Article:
Leicester's spirited Champions League journey ended by clinical Atletico Madrid

Ian Herbert
The Independent
Leicester found it difficult to break down Atletico: Getty
Leicester found it difficult to break down Atletico: Getty

They were squeezing life out of this night long after it was seemingly dead and gone, which is not the only reason to give thanks for Leicester City. Their journey has been testament to how European nights can be feverish and heady for those who throw everything at them: a message across the miles to Manchester City.

In the long years which will probably unfold before the club is back on this stage, they will always have the Jamie Vardy moments around the hour mark to remember from the last knockings of the European story: the striker’s beautiful equalising goal and then his shot which Stefan Savic blocked, with the team needing to score an improbable three.

‘Get into ‘em’ and ‘sing your hearts out’ were the anthems from the stands, along with ‘Come on Shakespeare’s boys’ – another sentiment with the English nation at its core. It really looked as if they might have enough to come back in that second half.

Atletico doubled their advantage through Saul's header (Getty)
Atletico doubled their advantage through Saul's header (Getty)

Ultimately, the cold hard truth was that songs and passion made no difference. Leicester were technically and tactically outfought by a side who revealed that class ultimately tells on this stage. Atletico Madrid are scrappers too, revealing a fighting spirit in the ranks, corralled on their way by Diego Simeone, who cut an uncompromising figure in black coat.

The Spaniards’ skill in possession shut Leicester out of the game until it was up. Allowing the opposition possession and then striking them on the counter attack only works against those who are vulnerable and that can’t be said of the side who emerged with a 2-1 aggregate win.

Craig Shakespeare, the man appointed manager until the end of the season, enhanced his credibility as a longer term leader with a tactical shift which made a difference: the deployment of a three-man defence for the second half which worked impressively. The physical presence of Leonardo Ulloa told and the home side managed to make inroads down the flanks, through Ben Chilwell another Shakespeare introduced. It contradicted the image of Leicester as a side with no Plan B.

By half time, there had been four goal attempts, by full-time 25, though only a fifth of that number on target, which was testament to the organisation of Diego Simeone’s side.

Leicester had started well. Just three years ago this week they were grinding out a 1-0 win at Bolton in the Championship and now here they were, finding their centre half’s fitness a topic of national conversation and unleashing jets of stream from the camera gantries as part of the party.

Jamie Vardy's strike gave Leicester faint hope (Getty)
Jamie Vardy's strike gave Leicester faint hope (Getty)

For a time there was jet fuel in the atmosphere, too, as Jamie Vardy was despatched into enemy turf by Riyad Mahrez, and in the early minutes, the dogs of war were howling from the terraces. Saul Niguez leapt into the path of a Danny Drinkwater strike, Diego Godin was enough of a presence to deter Shinki Okazaki running onto a low Vardy cross, and in the kind of European company that Leicester have kept this season , that would have been enough for the opposition to falter and begin to fall.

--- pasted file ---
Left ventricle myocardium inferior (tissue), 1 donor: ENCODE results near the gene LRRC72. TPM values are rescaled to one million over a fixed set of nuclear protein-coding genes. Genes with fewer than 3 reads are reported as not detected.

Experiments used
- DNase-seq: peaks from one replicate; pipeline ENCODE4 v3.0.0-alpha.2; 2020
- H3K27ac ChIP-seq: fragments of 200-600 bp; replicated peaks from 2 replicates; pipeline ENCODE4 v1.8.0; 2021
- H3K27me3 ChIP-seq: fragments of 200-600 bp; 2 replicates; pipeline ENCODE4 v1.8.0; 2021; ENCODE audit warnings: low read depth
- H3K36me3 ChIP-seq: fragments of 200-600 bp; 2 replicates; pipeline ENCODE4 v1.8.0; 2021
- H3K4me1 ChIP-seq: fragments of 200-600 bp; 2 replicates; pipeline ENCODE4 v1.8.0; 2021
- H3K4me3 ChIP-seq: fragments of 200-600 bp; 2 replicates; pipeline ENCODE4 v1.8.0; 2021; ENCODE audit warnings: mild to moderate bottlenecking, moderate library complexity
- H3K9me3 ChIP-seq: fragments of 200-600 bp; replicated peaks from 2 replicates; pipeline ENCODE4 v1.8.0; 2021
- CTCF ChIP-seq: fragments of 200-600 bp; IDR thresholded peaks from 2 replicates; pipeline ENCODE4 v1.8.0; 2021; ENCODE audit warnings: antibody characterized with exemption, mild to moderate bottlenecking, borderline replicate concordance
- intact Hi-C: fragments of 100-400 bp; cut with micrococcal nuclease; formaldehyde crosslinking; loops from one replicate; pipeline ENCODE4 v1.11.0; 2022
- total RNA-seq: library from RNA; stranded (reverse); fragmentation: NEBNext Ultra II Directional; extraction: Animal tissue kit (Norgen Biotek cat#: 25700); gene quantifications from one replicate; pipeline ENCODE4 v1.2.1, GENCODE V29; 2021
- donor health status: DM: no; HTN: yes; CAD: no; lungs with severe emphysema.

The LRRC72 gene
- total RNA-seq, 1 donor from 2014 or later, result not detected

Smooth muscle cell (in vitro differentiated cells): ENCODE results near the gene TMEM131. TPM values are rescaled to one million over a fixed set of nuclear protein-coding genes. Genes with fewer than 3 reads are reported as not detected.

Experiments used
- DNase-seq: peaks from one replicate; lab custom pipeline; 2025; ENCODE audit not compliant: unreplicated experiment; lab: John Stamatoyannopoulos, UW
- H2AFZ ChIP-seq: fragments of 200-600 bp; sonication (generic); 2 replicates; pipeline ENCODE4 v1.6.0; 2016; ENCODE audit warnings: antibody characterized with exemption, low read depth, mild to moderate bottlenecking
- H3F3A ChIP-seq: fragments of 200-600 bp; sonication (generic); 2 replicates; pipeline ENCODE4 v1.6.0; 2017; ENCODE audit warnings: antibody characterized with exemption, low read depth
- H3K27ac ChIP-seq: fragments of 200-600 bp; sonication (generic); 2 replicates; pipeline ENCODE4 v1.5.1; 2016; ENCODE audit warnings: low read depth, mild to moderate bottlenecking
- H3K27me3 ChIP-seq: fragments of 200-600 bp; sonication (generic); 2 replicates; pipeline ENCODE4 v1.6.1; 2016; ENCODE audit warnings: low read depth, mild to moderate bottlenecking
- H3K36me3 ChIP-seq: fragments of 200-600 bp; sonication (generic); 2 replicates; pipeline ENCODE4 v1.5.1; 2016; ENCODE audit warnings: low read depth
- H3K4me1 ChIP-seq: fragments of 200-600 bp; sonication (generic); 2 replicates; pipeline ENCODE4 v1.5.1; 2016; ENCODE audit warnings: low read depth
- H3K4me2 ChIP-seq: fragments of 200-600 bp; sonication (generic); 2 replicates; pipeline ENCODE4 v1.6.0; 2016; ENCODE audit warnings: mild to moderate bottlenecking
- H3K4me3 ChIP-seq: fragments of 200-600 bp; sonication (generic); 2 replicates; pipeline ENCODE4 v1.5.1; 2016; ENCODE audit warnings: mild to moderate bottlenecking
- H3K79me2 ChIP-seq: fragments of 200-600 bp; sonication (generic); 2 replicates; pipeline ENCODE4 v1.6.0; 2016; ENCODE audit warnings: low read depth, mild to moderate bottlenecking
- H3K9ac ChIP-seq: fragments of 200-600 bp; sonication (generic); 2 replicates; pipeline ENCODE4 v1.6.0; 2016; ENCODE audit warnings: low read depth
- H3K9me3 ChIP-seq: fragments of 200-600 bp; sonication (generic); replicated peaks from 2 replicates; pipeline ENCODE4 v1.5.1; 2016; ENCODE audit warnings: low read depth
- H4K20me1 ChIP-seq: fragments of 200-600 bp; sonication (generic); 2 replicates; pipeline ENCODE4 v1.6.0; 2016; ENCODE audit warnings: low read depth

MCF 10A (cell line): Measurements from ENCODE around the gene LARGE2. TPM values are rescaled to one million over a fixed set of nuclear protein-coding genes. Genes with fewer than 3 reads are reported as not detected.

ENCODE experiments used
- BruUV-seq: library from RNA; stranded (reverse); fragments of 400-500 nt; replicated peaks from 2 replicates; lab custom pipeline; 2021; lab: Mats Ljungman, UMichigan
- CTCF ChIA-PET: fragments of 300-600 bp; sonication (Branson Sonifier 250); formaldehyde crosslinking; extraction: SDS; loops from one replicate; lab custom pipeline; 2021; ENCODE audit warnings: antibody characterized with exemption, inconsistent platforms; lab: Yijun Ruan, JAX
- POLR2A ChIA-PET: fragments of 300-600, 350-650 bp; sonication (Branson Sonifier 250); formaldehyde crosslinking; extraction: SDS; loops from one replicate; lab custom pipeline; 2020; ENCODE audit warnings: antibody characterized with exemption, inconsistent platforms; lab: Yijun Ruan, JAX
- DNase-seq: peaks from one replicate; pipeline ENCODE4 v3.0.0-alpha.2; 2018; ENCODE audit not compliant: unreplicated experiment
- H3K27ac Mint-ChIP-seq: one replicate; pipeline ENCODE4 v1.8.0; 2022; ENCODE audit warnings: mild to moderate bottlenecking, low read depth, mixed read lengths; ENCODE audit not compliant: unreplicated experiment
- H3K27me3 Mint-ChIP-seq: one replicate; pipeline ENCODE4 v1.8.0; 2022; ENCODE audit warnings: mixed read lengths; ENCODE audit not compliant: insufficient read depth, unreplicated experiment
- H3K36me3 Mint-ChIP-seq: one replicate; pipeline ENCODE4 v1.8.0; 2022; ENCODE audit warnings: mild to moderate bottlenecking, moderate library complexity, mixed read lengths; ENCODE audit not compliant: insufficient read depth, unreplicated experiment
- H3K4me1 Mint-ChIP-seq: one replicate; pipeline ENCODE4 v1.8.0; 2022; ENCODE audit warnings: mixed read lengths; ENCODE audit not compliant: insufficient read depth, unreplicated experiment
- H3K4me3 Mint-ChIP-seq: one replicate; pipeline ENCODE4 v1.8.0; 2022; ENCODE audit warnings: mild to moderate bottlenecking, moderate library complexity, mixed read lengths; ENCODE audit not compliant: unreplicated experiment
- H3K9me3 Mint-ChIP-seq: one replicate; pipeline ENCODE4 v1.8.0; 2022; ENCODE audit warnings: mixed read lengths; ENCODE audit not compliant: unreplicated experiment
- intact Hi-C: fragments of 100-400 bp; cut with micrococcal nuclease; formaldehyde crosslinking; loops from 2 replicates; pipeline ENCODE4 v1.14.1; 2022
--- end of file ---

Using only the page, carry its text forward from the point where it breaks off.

That never looked like happening. What overwhelmed you about Diego Simeone’s side amid that early attrition was the poise. Godin, a monumental defender, shut out Vardy, Marc Albrighton’s hoisted deliveries from the left were headed away and when the Spaniards began their own incursions the gulf in class became manifest.

There were individualists - Antoine Griezmann foremost among them as he drifted deep to create a an attacking axis – but Atletico were a collective too, always with time to pause, to look for options and to create space as Leicester sprinted around in front of them. The goal which effectively secured the tie was a metaphor for a team with time to stand and plot: Saul Niguez, 15 yards out, waiting and waiting for the cross Filipe Luis bent to him and straining every sinew to direct it with supreme accuracy beyond the dive of Kasper Schmeichel.

The need for three goals stilled the stadium for a time, though the second half also revealed that extraordinary way in which spirit and mentality can shape the course of this sport.

With their new system, Leicester began to make inroads and the equaliser came when Chilwell’s cross from the left was deflected by a defender into the path of Vardy, who shaped to fire it hard but angled his instep into the ball he sent beyond Jan Oblak on the hour.

Vardy was flat on his back at the end, staring into the night sky. Sorrow did not come into it though. This was an exit like none other: a night to be cherished down the years.

Leicester City (4-2-3-1): Schmeichel; Simpson, Morgan, Benalouane, Fuchs; Ndidi, Drinkwater; Mahrez, Okazaki, Albrighton; Vardy.

Substitutes: Zieler, Chilwell, Musa, King, Amartey, Gray, Ulloa.

Atletico Madrid (4-4-2): Oblak; Juanfran, Savic, Godin, Filipe Luis; Saul Niguez, Gabi, Gimenez, Koke; Carraso, Griezmann.

Substitutes: Moya, Torres, Correa, Hernandez, Gameiro, Thomas, Gaitan.

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